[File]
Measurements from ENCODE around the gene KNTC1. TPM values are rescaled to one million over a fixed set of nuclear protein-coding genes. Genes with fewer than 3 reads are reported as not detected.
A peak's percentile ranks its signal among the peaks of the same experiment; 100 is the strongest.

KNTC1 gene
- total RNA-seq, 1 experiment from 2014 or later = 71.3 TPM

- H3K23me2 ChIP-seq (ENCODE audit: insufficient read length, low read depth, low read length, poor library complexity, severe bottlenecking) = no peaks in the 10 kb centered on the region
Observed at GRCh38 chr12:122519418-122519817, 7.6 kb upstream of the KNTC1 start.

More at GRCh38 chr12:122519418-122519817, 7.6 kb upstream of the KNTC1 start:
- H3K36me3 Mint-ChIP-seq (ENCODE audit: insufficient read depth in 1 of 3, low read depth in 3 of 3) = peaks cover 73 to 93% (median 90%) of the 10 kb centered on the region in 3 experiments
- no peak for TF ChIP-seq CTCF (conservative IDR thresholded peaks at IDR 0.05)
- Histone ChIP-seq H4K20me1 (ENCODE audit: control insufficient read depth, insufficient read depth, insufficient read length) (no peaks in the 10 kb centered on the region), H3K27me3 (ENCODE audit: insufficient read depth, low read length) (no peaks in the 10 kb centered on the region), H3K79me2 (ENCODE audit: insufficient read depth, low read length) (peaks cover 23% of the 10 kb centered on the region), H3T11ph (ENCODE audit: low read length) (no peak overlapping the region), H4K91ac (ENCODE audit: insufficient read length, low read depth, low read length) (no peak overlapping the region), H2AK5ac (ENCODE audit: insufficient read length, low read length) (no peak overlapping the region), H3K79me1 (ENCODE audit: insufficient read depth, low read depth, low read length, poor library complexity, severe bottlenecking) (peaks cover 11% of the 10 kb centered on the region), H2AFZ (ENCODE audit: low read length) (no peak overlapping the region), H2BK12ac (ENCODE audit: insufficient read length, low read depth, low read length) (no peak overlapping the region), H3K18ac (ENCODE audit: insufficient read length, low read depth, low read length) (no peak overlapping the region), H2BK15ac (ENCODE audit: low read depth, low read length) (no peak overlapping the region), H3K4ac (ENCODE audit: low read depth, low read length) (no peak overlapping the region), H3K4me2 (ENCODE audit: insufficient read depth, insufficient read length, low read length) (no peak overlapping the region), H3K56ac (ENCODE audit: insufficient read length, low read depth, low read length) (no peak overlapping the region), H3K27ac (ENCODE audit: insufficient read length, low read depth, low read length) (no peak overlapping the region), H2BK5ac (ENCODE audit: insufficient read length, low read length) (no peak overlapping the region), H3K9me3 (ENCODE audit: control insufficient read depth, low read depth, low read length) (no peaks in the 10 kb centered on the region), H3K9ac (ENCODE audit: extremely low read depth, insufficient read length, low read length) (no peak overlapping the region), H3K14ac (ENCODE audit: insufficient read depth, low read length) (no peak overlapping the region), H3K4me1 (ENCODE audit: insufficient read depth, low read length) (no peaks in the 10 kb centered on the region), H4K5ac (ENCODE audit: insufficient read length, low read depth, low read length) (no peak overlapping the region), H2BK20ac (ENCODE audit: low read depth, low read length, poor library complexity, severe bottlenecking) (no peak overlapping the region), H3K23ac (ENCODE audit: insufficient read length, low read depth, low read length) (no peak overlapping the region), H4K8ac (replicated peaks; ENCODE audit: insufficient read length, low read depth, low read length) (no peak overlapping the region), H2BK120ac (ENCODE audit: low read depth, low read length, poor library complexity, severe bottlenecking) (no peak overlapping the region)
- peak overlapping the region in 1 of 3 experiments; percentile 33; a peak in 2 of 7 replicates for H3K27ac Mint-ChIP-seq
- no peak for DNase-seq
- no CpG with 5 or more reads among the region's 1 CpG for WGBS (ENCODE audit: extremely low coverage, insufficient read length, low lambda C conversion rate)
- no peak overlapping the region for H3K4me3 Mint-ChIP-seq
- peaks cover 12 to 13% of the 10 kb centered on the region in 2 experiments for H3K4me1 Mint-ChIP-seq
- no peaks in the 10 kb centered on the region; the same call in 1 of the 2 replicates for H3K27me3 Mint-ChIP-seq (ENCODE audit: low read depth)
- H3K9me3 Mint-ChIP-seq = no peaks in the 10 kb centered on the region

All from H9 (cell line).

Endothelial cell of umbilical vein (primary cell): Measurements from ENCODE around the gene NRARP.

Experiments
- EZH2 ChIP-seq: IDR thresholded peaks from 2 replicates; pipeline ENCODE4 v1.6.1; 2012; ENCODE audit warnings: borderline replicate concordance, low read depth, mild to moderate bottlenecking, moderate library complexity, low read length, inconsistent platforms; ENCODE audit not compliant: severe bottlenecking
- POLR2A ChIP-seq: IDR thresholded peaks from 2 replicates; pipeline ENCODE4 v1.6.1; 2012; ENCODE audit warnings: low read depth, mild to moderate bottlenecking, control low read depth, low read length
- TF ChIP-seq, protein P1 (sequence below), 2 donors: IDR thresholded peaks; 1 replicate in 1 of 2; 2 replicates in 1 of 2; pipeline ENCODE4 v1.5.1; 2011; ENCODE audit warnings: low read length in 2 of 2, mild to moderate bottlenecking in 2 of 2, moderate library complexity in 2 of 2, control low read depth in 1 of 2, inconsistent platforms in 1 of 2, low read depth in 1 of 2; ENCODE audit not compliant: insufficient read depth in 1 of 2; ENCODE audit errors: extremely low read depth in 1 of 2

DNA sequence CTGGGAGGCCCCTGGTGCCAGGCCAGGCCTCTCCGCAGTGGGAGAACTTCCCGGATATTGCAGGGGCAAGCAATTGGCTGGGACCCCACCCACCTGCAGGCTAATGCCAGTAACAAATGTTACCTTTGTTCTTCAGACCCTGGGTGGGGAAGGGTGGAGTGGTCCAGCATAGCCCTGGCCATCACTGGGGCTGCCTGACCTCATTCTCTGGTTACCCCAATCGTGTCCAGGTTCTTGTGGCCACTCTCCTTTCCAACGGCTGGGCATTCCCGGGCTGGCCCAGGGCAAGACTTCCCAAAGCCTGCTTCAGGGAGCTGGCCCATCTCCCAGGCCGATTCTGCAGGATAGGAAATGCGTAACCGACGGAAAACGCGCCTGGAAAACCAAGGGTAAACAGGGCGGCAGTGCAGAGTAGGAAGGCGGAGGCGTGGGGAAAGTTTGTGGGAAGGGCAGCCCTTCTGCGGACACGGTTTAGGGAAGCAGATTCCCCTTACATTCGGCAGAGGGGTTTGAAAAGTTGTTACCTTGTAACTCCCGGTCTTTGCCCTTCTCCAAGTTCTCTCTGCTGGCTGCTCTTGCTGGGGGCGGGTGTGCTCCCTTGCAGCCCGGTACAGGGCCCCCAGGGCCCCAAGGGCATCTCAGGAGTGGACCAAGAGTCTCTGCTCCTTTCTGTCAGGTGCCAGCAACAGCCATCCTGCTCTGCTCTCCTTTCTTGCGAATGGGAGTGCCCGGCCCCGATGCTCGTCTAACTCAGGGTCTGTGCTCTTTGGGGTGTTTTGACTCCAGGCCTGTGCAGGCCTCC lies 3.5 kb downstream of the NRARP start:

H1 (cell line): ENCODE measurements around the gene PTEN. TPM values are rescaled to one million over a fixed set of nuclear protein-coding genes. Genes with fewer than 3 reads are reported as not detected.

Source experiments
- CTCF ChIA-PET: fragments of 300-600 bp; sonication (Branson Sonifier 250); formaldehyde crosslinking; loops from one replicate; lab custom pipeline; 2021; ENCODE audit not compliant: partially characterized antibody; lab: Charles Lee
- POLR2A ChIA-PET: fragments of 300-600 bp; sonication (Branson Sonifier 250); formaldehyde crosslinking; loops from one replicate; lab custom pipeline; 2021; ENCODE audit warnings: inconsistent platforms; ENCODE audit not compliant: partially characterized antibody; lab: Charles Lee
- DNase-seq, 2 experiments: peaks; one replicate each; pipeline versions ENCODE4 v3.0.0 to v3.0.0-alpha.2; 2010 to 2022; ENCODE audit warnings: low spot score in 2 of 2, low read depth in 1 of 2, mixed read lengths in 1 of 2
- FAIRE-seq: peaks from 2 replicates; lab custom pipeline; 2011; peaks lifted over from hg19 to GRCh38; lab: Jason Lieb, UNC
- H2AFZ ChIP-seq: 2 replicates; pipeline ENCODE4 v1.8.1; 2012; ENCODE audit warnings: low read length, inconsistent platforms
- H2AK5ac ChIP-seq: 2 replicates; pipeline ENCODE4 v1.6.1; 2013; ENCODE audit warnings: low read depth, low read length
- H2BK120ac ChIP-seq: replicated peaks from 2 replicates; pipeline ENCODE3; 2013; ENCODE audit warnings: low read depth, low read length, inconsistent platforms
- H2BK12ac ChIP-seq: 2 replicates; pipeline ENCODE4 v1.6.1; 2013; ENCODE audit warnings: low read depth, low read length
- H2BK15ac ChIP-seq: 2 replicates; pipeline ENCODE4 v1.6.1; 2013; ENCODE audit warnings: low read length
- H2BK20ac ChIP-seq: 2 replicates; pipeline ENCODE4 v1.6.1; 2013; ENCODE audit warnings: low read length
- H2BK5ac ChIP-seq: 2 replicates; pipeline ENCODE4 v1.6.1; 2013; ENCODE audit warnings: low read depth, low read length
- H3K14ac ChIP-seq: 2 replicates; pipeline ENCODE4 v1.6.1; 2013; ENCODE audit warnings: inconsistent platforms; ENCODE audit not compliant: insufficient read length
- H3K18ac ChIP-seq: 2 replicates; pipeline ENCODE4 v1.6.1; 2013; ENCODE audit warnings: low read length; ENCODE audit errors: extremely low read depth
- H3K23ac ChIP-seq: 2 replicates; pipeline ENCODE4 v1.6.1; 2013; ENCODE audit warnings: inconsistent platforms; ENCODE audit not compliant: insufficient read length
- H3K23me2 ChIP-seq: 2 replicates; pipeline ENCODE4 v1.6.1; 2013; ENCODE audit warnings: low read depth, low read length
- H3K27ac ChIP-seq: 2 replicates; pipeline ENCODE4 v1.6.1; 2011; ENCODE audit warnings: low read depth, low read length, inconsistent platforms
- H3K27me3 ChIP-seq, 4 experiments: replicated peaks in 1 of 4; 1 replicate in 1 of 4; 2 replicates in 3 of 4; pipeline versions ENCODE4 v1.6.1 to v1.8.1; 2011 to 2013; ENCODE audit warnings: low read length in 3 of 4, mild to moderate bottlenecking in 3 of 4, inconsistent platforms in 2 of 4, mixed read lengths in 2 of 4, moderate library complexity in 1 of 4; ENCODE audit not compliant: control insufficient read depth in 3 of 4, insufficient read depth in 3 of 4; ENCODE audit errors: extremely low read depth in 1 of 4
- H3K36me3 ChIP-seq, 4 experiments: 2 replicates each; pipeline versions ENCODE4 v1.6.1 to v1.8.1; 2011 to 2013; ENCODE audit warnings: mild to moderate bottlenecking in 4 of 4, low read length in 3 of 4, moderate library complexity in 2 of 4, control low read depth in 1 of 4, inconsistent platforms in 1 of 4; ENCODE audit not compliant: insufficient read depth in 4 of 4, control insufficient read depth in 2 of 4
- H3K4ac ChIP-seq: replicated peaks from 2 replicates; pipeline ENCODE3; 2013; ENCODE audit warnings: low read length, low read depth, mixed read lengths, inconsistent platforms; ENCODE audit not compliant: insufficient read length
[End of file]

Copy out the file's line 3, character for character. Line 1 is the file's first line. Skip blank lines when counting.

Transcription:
KNTC1 gene